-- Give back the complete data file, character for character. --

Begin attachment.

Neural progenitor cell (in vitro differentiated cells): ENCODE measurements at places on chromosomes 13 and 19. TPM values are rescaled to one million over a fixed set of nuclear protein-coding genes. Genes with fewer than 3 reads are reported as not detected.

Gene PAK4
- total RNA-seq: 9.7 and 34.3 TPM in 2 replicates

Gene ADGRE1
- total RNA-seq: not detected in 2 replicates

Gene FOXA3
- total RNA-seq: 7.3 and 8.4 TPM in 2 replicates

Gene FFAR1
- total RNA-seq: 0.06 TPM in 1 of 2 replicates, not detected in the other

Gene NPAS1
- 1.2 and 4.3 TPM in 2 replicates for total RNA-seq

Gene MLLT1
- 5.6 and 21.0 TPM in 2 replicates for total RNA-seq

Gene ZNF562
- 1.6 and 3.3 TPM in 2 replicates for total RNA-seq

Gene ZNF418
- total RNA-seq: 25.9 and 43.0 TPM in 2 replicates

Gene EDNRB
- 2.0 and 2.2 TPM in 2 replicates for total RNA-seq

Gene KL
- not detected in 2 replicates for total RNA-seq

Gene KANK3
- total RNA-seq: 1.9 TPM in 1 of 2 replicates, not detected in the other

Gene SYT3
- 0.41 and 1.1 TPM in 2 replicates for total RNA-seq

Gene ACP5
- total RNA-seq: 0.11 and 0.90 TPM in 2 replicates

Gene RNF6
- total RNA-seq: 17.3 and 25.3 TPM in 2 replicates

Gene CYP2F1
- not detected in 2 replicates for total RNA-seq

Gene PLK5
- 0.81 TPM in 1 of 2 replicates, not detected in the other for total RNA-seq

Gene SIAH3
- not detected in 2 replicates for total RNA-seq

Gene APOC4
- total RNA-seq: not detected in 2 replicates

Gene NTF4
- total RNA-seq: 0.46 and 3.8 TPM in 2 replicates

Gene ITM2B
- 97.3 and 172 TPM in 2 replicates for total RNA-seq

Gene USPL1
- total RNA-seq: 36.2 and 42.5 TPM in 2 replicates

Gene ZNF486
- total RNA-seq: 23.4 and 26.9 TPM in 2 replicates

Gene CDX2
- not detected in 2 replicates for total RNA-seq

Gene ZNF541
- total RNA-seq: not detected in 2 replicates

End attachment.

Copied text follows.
Neural progenitor cell (in vitro differentiated cells): ENCODE measurements at places on chromosomes 13 and 19. TPM values are rescaled to one million over a fixed set of nuclear protein-coding genes. Genes with fewer than 3 reads are reported as not detected.

Gene PAK4
- total RNA-seq: 9.7 and 34.3 TPM in 2 replicates

Gene ADGRE1
- total RNA-seq: not detected in 2 replicates

Gene FOXA3
- total RNA-seq: 7.3 and 8.4 TPM in 2 replicates

Gene FFAR1
- total RNA-seq: 0.06 TPM in 1 of 2 replicates, not detected in the other

Gene NPAS1
- 1.2 and 4.3 TPM in 2 replicates for total RNA-seq

Gene MLLT1
- 5.6 and 21.0 TPM in 2 replicates for total RNA-seq

Gene ZNF562
- 1.6 and 3.3 TPM in 2 replicates for total RNA-seq

Gene ZNF418
- total RNA-seq: 25.9 and 43.0 TPM in 2 replicates

Gene EDNRB
- 2.0 and 2.2 TPM in 2 replicates for total RNA-seq

Gene KL
- not detected in 2 replicates for total RNA-seq

Gene KANK3
- total RNA-seq: 1.9 TPM in 1 of 2 replicates, not detected in the other

Gene SYT3
- 0.41 and 1.1 TPM in 2 replicates for total RNA-seq

Gene ACP5
- total RNA-seq: 0.11 and 0.90 TPM in 2 replicates

Gene RNF6
- total RNA-seq: 17.3 and 25.3 TPM in 2 replicates

Gene CYP2F1
- not detected in 2 replicates for total RNA-seq

Gene PLK5
- 0.81 TPM in 1 of 2 replicates, not detected in the other for total RNA-seq

Gene SIAH3
- not detected in 2 replicates for total RNA-seq

Gene APOC4
- total RNA-seq: not detected in 2 replicates

Gene NTF4
- total RNA-seq: 0.46 and 3.8 TPM in 2 replicates

Gene ITM2B
- 97.3 and 172 TPM in 2 replicates for total RNA-seq

Gene USPL1
- total RNA-seq: 36.2 and 42.5 TPM in 2 replicates

Gene ZNF486
- total RNA-seq: 23.4 and 26.9 TPM in 2 replicates

Gene CDX2
- not detected in 2 replicates for total RNA-seq

Gene ZNF541
- total RNA-seq: not detected in 2 replicates